Fundraising Campaign: Your Help Needed!!

GannettFor decades, noted Black historians and cultural scientists such as Dr. Charles Finch, Dr. Molefi Kete Asane, and Dr. Edward Robinson have associated cultural identity with academic performance.  The African American Cultural Society has been approved for the first phase of a grant by the Gannett Foundation: USA Today, to help us improve the academic performance of our youth by teaching the history and culture of Nile Valley Africans. To secure up to $100,000 funding for this grant, the AACS must raise $3,000 by August 13, 2021.

Anything you contribute, as well as revenue from new memberships and renewal of expired memberships, will count toward our goal.  If you are not a member, join TODAY!  If you have not renewed your membership, renew TODAY!  If you are already a member or do not wish to join, please contribute whatever you can to help us reconstruct the historical memory of our youth.


The Youth Black History Program Article in the Palm Coast Observer

Jeanette B. Wheeler

Jeanette B. Wheeler

Once again, the Youth Black History Committee and the AACS youth delivers. The 2021 Youth Black History Reality Program was a huge success.  The Youth Black History Program participants present an annual program to the community reflecting what they have learned about Black History. Scholarships are awarded to qualifying high school graduates. The Committee members are Jeanette B. Wheeler, Chairperson, Richard Barnes, Patricia Bottoms, Redonia Johnson, Melba McCarty, Harriett A. Whiting, and Annette Williams. With substantial contributions from Rob Whiting.

Here is a Palm Coast Observer article written by, Samira Taite-Headspeth, an AACS youth, about this year’s scholarship winner. Determined, optimistic, passionate: Youth Black History Reality Program gives three scholarships | Palm Coast Observer

Smarter By Nature July Newsletter! | African Spinach Recipe Inside!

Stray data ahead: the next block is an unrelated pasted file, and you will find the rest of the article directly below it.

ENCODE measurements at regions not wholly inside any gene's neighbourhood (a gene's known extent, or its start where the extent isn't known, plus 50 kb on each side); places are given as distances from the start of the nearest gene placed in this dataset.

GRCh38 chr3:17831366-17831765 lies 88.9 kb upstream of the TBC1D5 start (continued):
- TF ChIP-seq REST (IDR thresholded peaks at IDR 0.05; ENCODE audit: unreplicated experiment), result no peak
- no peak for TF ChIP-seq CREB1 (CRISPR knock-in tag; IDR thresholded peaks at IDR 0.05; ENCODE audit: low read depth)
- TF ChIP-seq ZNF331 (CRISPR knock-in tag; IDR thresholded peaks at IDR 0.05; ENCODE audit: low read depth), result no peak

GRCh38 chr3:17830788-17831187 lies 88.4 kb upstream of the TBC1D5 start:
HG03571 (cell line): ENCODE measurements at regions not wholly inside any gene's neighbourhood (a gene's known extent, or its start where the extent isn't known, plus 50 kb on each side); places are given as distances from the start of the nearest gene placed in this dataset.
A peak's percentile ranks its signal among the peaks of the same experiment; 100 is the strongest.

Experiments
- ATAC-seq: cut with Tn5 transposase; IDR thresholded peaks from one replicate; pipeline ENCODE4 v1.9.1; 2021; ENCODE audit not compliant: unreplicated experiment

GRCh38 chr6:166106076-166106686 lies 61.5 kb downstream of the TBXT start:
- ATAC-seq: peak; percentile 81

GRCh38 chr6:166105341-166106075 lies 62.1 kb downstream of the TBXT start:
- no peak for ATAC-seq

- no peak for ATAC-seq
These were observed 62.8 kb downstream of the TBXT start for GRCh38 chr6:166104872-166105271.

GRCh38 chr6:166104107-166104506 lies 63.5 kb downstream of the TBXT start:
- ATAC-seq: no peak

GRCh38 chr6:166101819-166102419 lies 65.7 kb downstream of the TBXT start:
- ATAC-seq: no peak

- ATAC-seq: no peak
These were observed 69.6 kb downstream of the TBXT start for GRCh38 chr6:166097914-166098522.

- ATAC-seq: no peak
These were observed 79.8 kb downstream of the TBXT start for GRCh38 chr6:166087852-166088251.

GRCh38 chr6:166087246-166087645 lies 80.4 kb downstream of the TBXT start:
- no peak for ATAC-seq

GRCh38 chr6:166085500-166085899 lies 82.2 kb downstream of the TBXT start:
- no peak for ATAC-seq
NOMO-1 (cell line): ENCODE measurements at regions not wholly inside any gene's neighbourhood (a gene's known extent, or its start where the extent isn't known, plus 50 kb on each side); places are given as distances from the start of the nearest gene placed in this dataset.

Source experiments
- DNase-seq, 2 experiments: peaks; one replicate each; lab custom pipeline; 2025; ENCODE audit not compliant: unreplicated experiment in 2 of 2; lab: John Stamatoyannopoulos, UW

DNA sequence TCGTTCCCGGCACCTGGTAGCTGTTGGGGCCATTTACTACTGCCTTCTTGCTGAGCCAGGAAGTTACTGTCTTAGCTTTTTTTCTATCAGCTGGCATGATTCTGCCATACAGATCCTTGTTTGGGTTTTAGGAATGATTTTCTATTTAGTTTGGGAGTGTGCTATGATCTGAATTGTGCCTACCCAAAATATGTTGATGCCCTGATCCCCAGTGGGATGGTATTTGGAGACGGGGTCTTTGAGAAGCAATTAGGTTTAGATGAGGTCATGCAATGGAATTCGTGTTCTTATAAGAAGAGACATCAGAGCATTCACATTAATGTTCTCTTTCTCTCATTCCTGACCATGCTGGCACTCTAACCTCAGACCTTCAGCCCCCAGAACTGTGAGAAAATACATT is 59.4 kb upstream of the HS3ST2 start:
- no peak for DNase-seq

Click on the Image

Nature Newsletter


The African American Cultural Society, Inc. (AACS) is pleased to host our annual Juneteenth Program virtually for the second time. With this video we hope to increase your knowledge of Juneteenth and acknowledge the tremendous achievements and contributions of people who are of African descent. In addition, we wish to bring human beings across the globe closer, while we watch this program in celebration of Freedom for All. The video will premiere at midnight. Take a quick 30 minute journey through history with some entertainment. We hope you enjoy!!! And as always thanks for watching.

Two Women’s Readiness to Co-Found the Newsletter

gertrude blackwell

Gertrude Blackwell

The African American Cultural Society’s (AACS) newsletter came on the heels of both Ida Sharpe (1933-2002) and Gertrude Blackwell’s (1918-2012) readiness to co-found the publication. Mrs. Sharpe and Mrs. Blackwell are part of the African American Cultural Society’s initiative honoring women who have made the African American Cultural Society a success.

Just one year after the AACS’ formation, 1992 became the year that “The Scribe” was put in place.
Mrs. Sharpe assumed the chairmanship, and Mrs. Blackwell took on the editor’s role. They fulfilled the requirements assigning an assistant editor, recorder, and two reporters – in addition to others later joining the Scribe Committee.
Ida Sharpe

Ida Sharpe

Both the chairman and the editor had tools: Mrs. Sharpe was formerly the Administrative Director of Social Services for the New York City managerial staff. She served as President of the East Central Florida Club of the National Association of Negro Business and Professional Women’s Clubs, and was formerly a member of the AACS Board of Directors.

Mrs. Sharpe earned a Bachelor of Arts degree from Long Island University and a Master’s degree in Social Work from Fordham University.